Week 9: Words from the Wild


Welcome to week 9 of Words from the Wild.

For anyone new stumbling across this site, Words from the Wild is a book club and creative writing class run at St Nicks environment centre in York. During lock down and COVID we are putting our class content on this blog to support people accessing helpful opportunities from home.

Words from the Wild works by choosing a book to follow (which you are welcome to follow at home). Each week we choose a section to read at the class and combine with some creative writing activities linked to the theme.

At present we are reading The Stubborn Light of Things by Melissa Harrison. William (resident book club tutor ) and I chose pages 121-129 as our theme this week. During these pages Melissa includes her last journal entry from London and a new journal entry from her country side home. The following tasks are inspired by her words:

Task 1. (5 mins) Page 121 of The Stubborn Light of Things opens with a beautiful paragraph describing the sky at dusk. Think back to a beautiful sunset that you have enjoyed. Describe it in detail and the changing shapes and colours of the sky. I particularly liked Melissa’s closing line to the paragraph where she wrote that ‘Fistfuls of birds are flung overhead’. Try to include how dusk makes you feel, is it haunting, or sad that the day is ending. Does it make you feel reflective, or perhaps eager to get inside and get cosy?

Task 2: (10 mins) Melissa tells us about colonies of Seahorses found thriving in the Thames in London. This is remarkable when we consider that the Thames river was once so polluted it was declared to be a dead river. Melissa also describes thousands of Pied Wagtails nesting hidden in Laurel bushes in Kent. Using this knowledge of nature thriving as inspiration, free write for ten minutes starting with the words ‘The world is alive and breathing again……..’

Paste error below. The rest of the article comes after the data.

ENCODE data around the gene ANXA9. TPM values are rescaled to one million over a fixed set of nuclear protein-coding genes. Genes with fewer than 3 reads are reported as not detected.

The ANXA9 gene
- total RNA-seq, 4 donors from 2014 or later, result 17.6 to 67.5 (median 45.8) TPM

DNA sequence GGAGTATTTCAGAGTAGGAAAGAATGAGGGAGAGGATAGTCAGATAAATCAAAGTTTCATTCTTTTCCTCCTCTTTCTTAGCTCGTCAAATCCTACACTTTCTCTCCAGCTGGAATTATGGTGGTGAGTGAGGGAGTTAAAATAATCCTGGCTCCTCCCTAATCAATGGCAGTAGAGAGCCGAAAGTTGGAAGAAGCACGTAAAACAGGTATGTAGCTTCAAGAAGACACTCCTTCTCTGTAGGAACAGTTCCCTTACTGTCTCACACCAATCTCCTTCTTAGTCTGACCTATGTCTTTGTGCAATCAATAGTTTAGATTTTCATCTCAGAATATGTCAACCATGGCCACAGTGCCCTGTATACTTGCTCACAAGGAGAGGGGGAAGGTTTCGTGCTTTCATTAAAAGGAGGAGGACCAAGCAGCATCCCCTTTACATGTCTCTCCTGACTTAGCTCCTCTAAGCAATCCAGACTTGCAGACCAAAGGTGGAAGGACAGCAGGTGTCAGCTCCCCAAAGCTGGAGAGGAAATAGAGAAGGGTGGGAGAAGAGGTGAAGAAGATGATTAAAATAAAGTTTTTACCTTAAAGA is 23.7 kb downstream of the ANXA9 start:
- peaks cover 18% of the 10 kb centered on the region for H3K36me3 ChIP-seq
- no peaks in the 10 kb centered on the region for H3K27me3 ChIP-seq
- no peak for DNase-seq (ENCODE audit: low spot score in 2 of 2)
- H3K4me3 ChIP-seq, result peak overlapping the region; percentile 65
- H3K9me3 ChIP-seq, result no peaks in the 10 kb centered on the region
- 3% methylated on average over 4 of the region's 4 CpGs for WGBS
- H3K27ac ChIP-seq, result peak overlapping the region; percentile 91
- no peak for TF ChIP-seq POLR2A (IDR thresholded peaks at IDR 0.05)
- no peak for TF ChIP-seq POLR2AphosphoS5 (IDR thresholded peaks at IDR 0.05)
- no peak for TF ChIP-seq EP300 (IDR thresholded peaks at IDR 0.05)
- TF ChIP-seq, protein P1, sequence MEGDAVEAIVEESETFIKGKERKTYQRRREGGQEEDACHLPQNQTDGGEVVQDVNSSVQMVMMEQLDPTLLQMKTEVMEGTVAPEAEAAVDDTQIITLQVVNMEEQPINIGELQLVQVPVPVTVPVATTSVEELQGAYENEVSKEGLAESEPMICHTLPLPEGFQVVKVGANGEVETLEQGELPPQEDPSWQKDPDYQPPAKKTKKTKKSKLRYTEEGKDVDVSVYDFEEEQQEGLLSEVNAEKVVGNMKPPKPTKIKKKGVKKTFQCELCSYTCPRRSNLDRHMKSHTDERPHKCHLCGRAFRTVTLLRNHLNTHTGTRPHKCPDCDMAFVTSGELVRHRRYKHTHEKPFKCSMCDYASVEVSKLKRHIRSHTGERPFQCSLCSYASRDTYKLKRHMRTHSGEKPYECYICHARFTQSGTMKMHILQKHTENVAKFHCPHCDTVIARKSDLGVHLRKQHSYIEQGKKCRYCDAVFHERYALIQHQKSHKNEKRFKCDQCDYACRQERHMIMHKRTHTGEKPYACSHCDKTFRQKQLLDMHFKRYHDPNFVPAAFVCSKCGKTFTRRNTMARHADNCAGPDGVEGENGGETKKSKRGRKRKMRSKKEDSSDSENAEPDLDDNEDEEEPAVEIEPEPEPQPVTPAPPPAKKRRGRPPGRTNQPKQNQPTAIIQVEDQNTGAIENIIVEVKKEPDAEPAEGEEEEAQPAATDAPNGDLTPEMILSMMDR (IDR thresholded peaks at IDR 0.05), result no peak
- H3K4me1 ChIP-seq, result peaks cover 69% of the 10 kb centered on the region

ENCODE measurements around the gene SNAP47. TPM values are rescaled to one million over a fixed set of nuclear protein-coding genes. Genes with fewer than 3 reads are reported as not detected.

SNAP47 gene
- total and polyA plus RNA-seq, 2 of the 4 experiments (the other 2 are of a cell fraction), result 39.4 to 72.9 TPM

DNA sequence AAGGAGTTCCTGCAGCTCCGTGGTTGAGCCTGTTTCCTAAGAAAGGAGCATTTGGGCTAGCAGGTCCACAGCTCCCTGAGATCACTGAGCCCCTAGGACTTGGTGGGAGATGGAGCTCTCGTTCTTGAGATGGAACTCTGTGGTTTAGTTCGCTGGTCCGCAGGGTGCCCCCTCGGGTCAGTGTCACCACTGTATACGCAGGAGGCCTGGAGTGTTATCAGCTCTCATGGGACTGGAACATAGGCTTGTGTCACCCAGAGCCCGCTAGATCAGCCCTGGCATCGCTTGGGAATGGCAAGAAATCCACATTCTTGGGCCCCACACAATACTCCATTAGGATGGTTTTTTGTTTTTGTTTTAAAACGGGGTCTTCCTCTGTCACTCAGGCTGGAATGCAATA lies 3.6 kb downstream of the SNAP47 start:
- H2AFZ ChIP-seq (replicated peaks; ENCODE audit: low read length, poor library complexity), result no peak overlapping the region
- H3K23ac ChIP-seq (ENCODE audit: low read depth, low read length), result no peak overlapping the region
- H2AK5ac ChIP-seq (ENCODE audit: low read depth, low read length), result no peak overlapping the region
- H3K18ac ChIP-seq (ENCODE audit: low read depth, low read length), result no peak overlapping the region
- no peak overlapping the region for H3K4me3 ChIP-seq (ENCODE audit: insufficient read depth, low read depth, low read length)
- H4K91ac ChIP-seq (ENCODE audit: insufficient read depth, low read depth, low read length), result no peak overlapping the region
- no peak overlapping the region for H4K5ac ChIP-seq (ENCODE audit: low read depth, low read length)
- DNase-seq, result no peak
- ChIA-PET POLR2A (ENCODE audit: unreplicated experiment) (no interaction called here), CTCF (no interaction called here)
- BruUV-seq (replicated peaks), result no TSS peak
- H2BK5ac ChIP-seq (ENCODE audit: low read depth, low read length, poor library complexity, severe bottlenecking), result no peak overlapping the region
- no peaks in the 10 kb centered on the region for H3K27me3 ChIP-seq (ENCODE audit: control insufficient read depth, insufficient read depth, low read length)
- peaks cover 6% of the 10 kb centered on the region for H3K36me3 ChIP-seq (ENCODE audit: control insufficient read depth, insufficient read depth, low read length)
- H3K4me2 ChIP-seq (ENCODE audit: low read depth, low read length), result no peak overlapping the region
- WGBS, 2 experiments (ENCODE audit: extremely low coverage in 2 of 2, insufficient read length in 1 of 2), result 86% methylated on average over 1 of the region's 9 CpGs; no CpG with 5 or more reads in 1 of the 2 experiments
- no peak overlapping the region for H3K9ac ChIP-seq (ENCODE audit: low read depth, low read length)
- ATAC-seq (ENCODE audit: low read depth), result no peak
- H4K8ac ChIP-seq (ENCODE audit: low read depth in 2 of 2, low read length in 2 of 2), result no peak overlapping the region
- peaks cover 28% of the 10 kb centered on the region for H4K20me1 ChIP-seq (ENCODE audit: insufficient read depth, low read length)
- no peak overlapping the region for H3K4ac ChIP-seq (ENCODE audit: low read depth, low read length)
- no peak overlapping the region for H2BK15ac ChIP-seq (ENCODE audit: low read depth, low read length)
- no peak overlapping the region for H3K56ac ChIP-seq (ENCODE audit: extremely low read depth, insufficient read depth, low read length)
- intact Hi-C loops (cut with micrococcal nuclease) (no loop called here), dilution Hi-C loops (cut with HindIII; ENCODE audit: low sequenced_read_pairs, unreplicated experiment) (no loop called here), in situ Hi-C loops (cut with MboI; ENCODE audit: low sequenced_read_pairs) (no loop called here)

Task 3 (10 mins). Once Melissa moves to the country side she is startled by the clear night skies and the stars that are visible. Melissa describes suddenly being aware of the rhythms of dawn and dusk and the evenings drawing in earlier over winter. We are approaching the winter solstice on the 21st of December when we will experience the shortest night of the year. Can you use the letters from the word Solstice to make an acrostic poem (each line should start with a letter from the word solstice). Think about the significance of Solstice and what it means for the nights to become lighter again and what you might look forward to.

Task 4: (5 mins) A winter feast. Melissa Harrison makes many fantastic observations about birds. In the final pages this week she reflects on the dwindling food for birds over the winter months. Can you write an imaginary recipe for a feast for a party of birds? Perhaps it is a table laden with berries, or a meal worm surprise!!! Have fun describing how to prepare the meal and how to make it attractive to a bird! (Top too: if you are based in York Askham Bog is a great place for feeding wild birds. I had a robin land on my hand and feed last winter).

Hope you enjoyed the session!

Take care, for those who we have been able to invite back onto the site we will be back on track on the reserve next week!

Best wishes,


Image courtesy of pixabay

Published by Emma

Hi my name is Emma! I am a writer and artist. I work for the NHS at Converge (www.yorksj.ac.uk/converge) and I am also an MA graduate in Creative writing and am currently studying for a PhD in Humanities. I have been leading a creative writing class at the beautiful St Nicks in York (www.stnicks.org.uk) for the last five years. When I am not at work I'm on my allotment or at Base Camp (my home) planning new adventures.

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